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India’s Competition Commission has imposed a fine of Rs 136 crore (~$21.1 million) on internet giant Google for unfair business practices in the Indian market for online search, reported Times of India.

After a detailed probe on the complaints filed back in 2012, Competition Commission of India (CCI) found that Google is abusing its dominant position in the local search market for online general web search and web search advertising services. CCI, through a majority order, said the penalty is being imposed on Google for “infringing anti-trust conduct”.

“Google was leveraging its dominance in the market for online general web search, to strengthen its position in the market for online syndicate search services. The competitors were denied access to the online search syndication services market due to such a conduct, writes the CCI in a press release.

On the CCI ruling, a Google spokesperson said the company is “reviewing the narrow concerns identified by the Commission and will assess our next steps”.

The CCI said it has given thoughtful consideration on the submissions made by Google on issue of penalty and found it appropriate to impose a fine.

The ruling has come on complaints filed in 2012 by Matrimony.com, an Indian matchmaking website, and Consumer Unity & Trust Society (CUTS) against Google LLC, Google India Pvt Ltd and Google Ireland Ltd.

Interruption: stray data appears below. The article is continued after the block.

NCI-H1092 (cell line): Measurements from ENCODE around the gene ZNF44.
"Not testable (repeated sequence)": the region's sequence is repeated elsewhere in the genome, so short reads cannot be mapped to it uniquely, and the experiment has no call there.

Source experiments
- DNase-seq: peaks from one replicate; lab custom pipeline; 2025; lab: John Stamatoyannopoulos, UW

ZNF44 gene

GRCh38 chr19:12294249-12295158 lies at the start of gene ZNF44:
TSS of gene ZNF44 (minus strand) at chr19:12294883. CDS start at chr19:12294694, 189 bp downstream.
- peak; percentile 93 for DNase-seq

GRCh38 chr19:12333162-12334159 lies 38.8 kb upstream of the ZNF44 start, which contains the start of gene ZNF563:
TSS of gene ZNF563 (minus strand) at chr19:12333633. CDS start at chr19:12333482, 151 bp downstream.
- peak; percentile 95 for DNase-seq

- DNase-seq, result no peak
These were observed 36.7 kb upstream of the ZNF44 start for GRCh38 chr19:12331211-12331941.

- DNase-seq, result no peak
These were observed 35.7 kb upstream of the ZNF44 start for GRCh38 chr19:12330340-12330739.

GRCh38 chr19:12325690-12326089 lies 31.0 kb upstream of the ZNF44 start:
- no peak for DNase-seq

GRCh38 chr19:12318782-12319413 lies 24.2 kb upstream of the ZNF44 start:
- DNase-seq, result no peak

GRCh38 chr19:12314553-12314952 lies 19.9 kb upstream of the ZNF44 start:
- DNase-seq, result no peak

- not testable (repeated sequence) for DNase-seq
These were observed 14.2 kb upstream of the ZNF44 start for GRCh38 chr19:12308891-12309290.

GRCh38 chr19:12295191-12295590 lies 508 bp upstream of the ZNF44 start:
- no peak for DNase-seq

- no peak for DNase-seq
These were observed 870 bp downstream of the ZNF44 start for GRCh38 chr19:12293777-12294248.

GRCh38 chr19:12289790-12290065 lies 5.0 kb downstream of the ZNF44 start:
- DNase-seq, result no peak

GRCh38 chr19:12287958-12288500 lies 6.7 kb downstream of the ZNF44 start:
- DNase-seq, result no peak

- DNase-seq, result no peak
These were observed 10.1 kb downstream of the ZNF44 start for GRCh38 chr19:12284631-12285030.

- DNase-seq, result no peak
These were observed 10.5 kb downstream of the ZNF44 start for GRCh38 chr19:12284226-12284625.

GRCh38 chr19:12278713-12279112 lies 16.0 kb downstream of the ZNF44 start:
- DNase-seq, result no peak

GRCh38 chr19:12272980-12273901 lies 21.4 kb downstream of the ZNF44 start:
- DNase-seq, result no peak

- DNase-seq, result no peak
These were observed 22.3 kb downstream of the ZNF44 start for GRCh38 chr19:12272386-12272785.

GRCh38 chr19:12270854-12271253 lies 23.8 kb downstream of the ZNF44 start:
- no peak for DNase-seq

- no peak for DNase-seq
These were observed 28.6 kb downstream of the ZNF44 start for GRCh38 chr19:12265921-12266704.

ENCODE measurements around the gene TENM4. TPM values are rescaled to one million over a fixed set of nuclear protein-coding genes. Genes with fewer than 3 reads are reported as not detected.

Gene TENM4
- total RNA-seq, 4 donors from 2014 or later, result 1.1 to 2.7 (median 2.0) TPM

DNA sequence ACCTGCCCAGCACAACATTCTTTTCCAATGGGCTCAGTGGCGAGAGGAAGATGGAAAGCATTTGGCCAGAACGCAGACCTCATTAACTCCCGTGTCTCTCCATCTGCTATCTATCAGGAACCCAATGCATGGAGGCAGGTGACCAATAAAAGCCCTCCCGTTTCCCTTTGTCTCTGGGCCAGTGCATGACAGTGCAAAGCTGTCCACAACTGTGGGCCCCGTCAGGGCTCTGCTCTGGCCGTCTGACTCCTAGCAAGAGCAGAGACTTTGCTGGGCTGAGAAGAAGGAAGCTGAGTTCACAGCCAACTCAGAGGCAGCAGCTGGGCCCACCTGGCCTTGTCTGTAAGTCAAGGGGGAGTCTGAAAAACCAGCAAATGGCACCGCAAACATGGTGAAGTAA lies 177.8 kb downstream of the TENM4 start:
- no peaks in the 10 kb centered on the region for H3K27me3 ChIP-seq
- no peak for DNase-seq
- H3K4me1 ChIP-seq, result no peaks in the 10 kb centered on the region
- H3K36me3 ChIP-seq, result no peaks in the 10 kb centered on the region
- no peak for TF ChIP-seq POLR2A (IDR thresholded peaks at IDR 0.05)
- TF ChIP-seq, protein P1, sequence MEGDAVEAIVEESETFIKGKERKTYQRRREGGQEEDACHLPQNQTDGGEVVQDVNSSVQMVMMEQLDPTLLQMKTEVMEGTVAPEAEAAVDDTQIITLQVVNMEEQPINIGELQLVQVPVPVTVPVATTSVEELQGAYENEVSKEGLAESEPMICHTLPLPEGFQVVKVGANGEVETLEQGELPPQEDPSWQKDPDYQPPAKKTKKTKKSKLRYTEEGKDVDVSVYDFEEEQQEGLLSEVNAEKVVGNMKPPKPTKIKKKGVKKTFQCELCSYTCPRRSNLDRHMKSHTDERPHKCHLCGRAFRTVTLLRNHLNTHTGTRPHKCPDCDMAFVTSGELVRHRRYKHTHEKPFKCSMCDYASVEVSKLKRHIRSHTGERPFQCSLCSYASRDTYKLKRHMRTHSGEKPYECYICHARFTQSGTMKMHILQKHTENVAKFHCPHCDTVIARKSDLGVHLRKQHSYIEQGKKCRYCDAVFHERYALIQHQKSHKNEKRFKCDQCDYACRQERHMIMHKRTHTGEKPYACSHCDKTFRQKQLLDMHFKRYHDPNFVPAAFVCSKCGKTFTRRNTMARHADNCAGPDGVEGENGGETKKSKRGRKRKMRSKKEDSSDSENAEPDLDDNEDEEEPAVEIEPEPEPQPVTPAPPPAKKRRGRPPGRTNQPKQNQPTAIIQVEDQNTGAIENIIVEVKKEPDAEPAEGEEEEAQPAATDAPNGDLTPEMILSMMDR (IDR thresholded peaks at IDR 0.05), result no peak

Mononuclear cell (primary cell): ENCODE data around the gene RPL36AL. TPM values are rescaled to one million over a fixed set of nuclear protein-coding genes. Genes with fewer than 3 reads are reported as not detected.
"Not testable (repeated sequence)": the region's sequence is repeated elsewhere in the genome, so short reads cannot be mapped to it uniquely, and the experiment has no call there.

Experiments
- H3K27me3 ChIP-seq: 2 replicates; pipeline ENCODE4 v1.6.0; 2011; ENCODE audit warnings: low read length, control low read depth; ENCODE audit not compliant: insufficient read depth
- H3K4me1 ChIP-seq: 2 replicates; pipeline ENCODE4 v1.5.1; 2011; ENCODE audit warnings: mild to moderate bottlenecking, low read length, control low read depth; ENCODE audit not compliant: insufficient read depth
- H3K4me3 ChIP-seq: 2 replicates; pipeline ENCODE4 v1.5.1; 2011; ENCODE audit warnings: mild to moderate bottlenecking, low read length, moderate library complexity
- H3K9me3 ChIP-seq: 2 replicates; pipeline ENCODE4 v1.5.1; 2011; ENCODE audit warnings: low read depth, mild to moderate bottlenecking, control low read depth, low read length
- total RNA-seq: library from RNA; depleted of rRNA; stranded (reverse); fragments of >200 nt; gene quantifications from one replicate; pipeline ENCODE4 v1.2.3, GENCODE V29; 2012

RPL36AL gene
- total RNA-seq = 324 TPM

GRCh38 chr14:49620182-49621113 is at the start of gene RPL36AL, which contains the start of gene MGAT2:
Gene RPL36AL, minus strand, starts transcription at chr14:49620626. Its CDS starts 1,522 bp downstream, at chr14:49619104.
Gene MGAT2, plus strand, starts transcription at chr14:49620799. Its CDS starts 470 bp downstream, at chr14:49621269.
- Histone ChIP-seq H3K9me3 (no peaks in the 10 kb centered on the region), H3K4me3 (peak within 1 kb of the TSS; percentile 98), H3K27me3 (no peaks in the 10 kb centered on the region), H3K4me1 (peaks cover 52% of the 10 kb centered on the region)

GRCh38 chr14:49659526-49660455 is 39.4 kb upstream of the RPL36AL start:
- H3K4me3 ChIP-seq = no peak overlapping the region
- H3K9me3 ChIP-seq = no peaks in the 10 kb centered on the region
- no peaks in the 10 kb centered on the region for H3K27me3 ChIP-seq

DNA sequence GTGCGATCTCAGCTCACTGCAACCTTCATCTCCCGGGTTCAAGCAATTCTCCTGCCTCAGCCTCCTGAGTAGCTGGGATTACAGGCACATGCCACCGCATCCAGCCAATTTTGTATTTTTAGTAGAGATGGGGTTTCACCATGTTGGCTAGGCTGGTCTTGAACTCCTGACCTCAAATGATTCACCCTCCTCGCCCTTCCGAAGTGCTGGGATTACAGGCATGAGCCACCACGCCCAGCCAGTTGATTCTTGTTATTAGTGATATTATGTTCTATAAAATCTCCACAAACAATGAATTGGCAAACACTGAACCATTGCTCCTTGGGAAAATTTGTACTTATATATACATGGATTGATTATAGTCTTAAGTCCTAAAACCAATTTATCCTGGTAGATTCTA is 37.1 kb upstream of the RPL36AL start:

The penalty amount of Rs 135.86 crore was calculated based on Google’s revenue from its operations in India only, and equates to around 5% of its turnover in the market.

Interestingly, out of four members of CCI committee, who ruled this fine imposement orders on Google, two members have showed disagreement saying that they don’t find Google in violation of Section 4 of the Competition Act. The section 4 pertains to abuse of dominant position.

Notably, this is one of the rare cases globally where Google has been penalised for unfair business ways, even though it has been under probe in several countries.

To recall, in June 2017, European Union’s Competition Commission had slapped Google with a record breaking $2.7 billion antitrust fine relating to the Google Shopping search comparison service and manipulating search results.

In India, in one more case — back in 2009 — Indian politician and Rajya Sabha member Brinda Karat demanded to Ban “Google India” and arrest of the chief of Google India over showing the advertisements of prenatal gender determination or preconception sex selection and thus violating laws of India under the Pre-Natal Diagnostic Techniques (PNDT) Act.

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